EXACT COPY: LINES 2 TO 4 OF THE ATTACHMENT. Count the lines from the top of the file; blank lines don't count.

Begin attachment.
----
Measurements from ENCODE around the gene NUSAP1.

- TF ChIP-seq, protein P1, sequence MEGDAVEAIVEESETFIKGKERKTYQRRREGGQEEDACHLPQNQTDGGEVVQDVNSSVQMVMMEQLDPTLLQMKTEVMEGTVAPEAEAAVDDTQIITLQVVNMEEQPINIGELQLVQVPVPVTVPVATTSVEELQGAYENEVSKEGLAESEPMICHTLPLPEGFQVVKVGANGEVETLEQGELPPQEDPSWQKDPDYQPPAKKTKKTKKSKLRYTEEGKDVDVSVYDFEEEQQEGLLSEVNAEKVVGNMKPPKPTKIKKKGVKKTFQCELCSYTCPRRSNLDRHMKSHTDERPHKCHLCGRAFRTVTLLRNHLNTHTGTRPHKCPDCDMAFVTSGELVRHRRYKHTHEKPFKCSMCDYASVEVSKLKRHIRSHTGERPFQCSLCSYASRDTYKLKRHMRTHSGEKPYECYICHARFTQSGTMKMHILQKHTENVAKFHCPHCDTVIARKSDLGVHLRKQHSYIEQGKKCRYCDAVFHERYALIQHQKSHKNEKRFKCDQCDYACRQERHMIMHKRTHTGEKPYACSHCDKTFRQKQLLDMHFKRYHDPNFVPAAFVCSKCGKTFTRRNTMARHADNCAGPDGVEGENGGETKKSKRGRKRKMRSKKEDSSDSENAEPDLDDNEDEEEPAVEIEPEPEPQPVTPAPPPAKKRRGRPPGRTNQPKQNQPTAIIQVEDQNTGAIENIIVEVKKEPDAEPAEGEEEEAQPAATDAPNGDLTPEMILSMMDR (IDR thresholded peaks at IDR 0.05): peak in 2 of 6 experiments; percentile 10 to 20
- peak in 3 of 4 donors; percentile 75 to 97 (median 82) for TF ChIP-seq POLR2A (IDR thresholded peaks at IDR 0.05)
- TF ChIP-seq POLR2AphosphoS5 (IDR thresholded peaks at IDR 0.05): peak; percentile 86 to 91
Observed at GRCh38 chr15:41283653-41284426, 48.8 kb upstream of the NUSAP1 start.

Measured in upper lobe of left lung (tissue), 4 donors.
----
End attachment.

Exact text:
- TF ChIP-seq, protein P1, sequence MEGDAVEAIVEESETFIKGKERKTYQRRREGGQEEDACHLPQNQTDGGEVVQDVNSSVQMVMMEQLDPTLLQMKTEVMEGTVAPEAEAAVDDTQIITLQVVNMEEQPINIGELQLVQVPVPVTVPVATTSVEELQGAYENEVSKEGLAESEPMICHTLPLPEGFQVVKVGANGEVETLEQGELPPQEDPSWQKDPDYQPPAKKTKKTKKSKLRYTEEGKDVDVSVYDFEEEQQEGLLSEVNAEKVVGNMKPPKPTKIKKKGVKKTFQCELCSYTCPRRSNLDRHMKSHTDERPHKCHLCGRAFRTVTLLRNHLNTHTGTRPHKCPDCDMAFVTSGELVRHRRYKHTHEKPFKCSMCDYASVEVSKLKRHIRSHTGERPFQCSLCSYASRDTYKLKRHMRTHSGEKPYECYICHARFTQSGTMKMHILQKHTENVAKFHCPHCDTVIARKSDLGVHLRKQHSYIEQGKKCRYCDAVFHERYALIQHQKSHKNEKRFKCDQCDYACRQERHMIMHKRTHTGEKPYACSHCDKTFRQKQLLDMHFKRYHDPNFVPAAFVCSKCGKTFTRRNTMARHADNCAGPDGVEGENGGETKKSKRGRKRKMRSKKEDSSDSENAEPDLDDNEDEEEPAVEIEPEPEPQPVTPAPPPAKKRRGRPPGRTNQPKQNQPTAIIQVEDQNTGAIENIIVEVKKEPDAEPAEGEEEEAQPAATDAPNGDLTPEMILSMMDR (IDR thresholded peaks at IDR 0.05): peak in 2 of 6 experiments; percentile 10 to 20
- peak in 3 of 4 donors; percentile 75 to 97 (median 82) for TF ChIP-seq POLR2A (IDR thresholded peaks at IDR 0.05)
- TF ChIP-seq POLR2AphosphoS5 (IDR thresholded peaks at IDR 0.05): peak; percentile 86 to 91